Jackson, James Martineau, a Biography and a Study (Boston, 1900); H.
Sidgwick, Lectures on the Ethics of Green, Spencer and Martineau (1902); and J.
Punshon, Hugh Price Hughes and Peter Mackenzie (Wesleyan); James Martineau (Unitarian).
Martineau, Church History in England from the Earliest Times to the Reformation (London, 1878); W.
Martineau, Types of Ethical Theory (2nd ed., 1886); F.
Martineau, Seat of Authority in Religion, bk.
Its first vice-principal was Miss Caroline Martineau, a friend and co-worker of Miss Cons, and the institution now has over a thousand members.
English moral philosophy cannot long tolerate a metaphysics which by merging all minds in one would destroy personality, personal causation and moral responsibility, as James Martineau well said.
But notwithstanding its illogicality, its tendency to underrate Nature as inferred from such idealistic premises, and its certain transition into a consistent idealism, hypothetical realism has, with little excuse, revived among us in the writings of Shadworth Hodgson, James Martineau and A.
James Martineau (q.v.) in A Study of Religion (1888), like Shadworth Hodgson, started from Kant, and tried to found on Martineau.
Yet Martineau adopted, as his view of the limits of human intelligence, that Kant was right in making space and time a priori forms of sense, but wrong in limiting them to sensations.
But in order to make space a form of external things, Martineau had to take the external in space, by which Kant meant one sensation out of another, in the very different meaning of the self here and the not-self there.
One cannot but feel regret at seeing the Reformed Churches blown about by every wind of doctrine, and catching at straws now from Kant, now from Hegel, and now from Lotze, or at home from Green, Caird, Martineau, Balfour and Ward in succession, without ever having considered the basis of their faith; while the Roman Catholics are making every effort to ground a Universal Church on a sane system of metaphysics.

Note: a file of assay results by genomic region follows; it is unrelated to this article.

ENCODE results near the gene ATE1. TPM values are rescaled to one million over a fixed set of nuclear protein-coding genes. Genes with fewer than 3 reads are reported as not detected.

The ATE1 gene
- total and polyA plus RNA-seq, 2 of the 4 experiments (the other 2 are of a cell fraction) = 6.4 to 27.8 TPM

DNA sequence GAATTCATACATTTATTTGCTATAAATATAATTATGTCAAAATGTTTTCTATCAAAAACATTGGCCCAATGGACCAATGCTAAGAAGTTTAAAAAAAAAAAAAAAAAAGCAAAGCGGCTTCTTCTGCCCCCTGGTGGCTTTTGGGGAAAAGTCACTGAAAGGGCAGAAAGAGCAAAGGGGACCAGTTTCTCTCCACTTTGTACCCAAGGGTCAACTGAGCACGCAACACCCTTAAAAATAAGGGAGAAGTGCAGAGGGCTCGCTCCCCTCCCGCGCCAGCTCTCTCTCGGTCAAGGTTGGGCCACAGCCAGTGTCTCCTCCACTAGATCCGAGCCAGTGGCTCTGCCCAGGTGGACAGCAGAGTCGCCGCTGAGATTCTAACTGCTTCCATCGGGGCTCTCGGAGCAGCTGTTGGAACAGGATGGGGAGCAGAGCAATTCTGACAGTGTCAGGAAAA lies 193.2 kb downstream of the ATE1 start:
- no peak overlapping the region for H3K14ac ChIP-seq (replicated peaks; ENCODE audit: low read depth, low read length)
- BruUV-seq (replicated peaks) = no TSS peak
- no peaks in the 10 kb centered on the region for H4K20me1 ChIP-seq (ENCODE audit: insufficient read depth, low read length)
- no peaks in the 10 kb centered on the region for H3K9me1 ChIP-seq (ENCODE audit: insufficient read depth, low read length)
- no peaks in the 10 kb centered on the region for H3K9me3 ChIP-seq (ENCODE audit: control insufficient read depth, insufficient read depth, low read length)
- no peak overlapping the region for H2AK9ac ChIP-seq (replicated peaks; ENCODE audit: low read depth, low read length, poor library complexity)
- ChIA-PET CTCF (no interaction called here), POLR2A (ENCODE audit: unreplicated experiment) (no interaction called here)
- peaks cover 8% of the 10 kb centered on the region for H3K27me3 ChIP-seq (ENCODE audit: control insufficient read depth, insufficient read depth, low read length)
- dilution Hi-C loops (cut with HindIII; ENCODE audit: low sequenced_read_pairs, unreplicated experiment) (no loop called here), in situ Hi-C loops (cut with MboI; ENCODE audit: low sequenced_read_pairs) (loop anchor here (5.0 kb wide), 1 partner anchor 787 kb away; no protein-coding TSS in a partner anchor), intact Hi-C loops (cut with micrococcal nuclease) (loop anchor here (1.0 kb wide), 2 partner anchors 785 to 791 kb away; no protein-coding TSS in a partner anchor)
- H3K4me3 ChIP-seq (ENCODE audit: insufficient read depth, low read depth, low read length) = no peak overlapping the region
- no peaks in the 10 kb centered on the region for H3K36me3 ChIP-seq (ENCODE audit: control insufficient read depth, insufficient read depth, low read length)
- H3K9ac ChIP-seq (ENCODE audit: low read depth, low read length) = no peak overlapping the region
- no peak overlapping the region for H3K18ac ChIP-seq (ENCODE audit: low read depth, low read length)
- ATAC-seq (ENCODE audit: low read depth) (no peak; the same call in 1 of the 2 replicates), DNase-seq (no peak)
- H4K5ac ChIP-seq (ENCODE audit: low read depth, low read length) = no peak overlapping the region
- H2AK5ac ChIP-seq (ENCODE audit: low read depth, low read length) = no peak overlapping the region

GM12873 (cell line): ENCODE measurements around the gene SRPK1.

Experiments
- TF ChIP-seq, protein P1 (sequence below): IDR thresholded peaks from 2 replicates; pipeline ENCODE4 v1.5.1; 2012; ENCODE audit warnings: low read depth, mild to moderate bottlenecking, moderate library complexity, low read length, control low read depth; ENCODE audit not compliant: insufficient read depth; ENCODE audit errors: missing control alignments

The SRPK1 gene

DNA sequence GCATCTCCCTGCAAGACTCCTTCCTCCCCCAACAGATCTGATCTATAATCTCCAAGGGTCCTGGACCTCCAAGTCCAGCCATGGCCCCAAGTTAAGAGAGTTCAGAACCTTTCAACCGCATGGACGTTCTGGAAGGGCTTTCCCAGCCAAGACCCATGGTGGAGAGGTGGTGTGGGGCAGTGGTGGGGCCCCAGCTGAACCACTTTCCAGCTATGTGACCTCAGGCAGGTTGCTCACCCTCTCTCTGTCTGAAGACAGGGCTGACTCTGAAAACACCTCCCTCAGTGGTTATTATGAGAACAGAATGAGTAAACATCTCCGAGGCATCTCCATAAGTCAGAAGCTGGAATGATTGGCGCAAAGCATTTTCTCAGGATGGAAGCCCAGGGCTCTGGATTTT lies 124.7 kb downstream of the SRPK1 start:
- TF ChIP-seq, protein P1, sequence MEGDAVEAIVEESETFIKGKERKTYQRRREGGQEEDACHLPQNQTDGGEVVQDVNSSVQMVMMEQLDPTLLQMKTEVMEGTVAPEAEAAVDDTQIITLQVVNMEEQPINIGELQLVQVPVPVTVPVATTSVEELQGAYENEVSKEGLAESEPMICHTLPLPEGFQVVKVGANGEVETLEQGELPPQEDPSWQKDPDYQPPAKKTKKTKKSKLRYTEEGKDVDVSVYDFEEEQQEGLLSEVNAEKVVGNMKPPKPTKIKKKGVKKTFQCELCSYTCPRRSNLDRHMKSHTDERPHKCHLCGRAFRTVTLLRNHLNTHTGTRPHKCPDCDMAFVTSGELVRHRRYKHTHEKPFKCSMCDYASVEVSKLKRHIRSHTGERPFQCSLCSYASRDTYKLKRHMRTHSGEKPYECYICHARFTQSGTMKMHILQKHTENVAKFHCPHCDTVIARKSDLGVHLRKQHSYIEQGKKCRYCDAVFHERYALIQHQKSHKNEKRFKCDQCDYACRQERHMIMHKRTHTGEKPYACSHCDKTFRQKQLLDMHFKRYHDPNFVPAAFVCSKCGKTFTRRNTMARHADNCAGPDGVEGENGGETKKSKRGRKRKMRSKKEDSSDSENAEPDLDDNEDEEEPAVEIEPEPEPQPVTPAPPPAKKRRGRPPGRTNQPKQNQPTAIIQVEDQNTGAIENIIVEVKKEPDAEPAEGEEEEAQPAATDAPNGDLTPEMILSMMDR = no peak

Burgon, Lives of Twelve Good Men (1888-1889); James Martineau, Essays, Reviews and Addresses (London,1891), iii.
Now began what Harriet Martineau called "the martyr age in America."
Madison's home was peculiarly a centre for literary travellers in his last years; when he was eighty-three he was visited by Harriet Martineau, who reported her conversations with him in her Retrospect of Western Travel (1838).
Martineau, Types of Ethical Theory (Oxford, 1885); T.
The Short Treatise is of much interest to the student of Spinoza's philosophical development, for it represents, as Martineau says, "the first landing-place of his mind in its independent advance."
Martineau accepts Dugald Stewart's solution.
Neander, Harnack, Dr Armitage Robinson and James Martineau, whether it represents a real utterance of Christ and not rather the liturgical usage of the region in which the first gospel was compiled.
At home the teaching of James Martineau (1805-1900), resisted at first, was at length powerfully felt, seconded as it was by the influence of John James Tayler (1797-1869) and John Hamilton Thom (1808-1894).
Sometimes they consider moral intuition as determining the comparative excellence of conflicting motives (James Martineau), or the comparative quality of pleasures chosen (Laurie), which seems to be the same view in a hedonistic garb; others hold that what is intuitively perceived is the rightness or wrongness of individual acts - a view which obviously renders ethical reasoning practically superfluous.
Martineau's chief endeavour was, as he himself says, to interpret, to vindicate, and to systematize the moral sentiments, and if the actual exhibition of what is involved, e.g., in moral choice is the vindication of morality Martineau may be said to have been successful.
It is impossible, e.g., to accept his ordered hierarchy of " springs of action " without perceiving that the real principle upon which they can be arranged in order at all must depend upon considerations of circumstances and consequences, of stations and duties, with which a strict intuitionalism such as that of Martineau would have no dealing.'
And Martineau is curiously unsympathetic to the universal and social aspect of morality with which evolutionary and idealist moral philosophers are so largely occupied.
Martineau is much more in sympathy with idealism than Sidgwick, whose work consists in a restatement from a novel and independent standpoint of the Utilitarian position.
Martineau, Types of Ethical Theory (Oxford, 1885, 3rd ed.
Sidgwick, Ethics of Green, Spencer, Martineau (1902); D.